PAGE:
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One of the biggest difficulties one has to face into when one wants to change the world – whether this is helping to bring about world peace, tackling climate change, ending famine, overthrowing an unjust system – is the fact that it is impossible to do on your own. Think of Avalokitesvara, prior to the intervention of Amitabha: he fell into despair at the realisation of how little a difference he could make as just one being on his own.
I feel lucky then, as a Buddhist, that the message at the very heart of the Dharma is that of pratitya-samutpada, conditioned co-production, which basically declares the reality that things arise, and cease, in dependence on conditions. This is helpful when you are embarking on a project to help bring about change: firstly, you can’t do it all – you can only ever be one condition amongst many; but secondly, and importantly (in case you were about to give up in defeat), you can be a condition that helps change things. Even more than that, you can be a condition that joins up with other conditions (i.e. other people) to affect change. BAM, for me, has been a triumph of conditioned co-production in (collective) action.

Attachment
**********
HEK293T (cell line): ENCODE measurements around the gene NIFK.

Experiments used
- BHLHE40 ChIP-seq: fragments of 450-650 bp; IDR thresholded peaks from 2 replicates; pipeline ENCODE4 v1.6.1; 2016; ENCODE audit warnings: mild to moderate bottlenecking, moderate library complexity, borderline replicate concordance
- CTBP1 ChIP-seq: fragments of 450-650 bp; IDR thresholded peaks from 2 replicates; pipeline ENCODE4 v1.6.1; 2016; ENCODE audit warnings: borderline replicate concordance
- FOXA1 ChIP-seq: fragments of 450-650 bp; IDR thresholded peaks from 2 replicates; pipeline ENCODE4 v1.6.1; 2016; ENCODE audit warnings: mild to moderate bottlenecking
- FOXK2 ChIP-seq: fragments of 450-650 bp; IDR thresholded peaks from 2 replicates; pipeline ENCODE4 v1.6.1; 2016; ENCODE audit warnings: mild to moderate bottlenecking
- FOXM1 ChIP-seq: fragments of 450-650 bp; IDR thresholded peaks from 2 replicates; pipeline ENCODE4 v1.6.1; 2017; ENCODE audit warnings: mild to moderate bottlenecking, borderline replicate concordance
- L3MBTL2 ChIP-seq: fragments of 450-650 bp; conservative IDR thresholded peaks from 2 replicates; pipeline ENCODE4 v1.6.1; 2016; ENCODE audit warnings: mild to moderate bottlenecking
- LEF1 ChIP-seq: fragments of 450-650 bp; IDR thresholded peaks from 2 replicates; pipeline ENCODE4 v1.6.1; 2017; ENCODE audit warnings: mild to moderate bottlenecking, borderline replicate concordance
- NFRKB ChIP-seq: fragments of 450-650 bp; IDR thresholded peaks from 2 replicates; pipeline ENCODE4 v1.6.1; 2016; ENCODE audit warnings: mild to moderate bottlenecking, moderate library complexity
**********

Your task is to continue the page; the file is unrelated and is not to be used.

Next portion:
2015 was the first year that the Dublin Sangha got involved in BAM. To say it was enthusiastically embraced at the Dublin Buddhist Centre would be no lie. Pretty much all of June was ‘BAM’-ed… from the film night, to the Practice Morning to the Young Buddhist Group and to the June bank holiday retreat…nothing was immune from BAM’s influence! From the Centre team, to the Sustainability team and to entire Sangha, a spirit of curiosity and willingness to engage arose. This could be seen by the buzz after certain events – for example, after watching Cowspiracy, an energetic discussion about veganism occurred over cups of tea. This spirit could also be seen in the generosity of people who led the events, giving of their time and expertise with gusto. It was also obvious, as the month went on, on our ‘action board’ (see photo) where people continued to write up personal commitments that they were taking as part of BAM. I am also personally grateful to our sustainability team – Clodagh, Adam and Donal – who gave of their time and energy to host events, introduce events, make announcements about BAM, and write up reports afterwards.
Our last BAM event was a practice morning, led by Maitrikaya, who ensured there was a number of appropriate readings and led a ‘transference of merits’ ritual at the end so we could dedicate all the merits from the month for the sake of all beings. It felt like an appropriate way of bringing the 2015 BAM to a close.
But I don’t see it all ending there. BAM has provided us an opportunity to start conversations about big issues such as climate change – there’s more work to be done, but best of all: a Sangha with which to do it!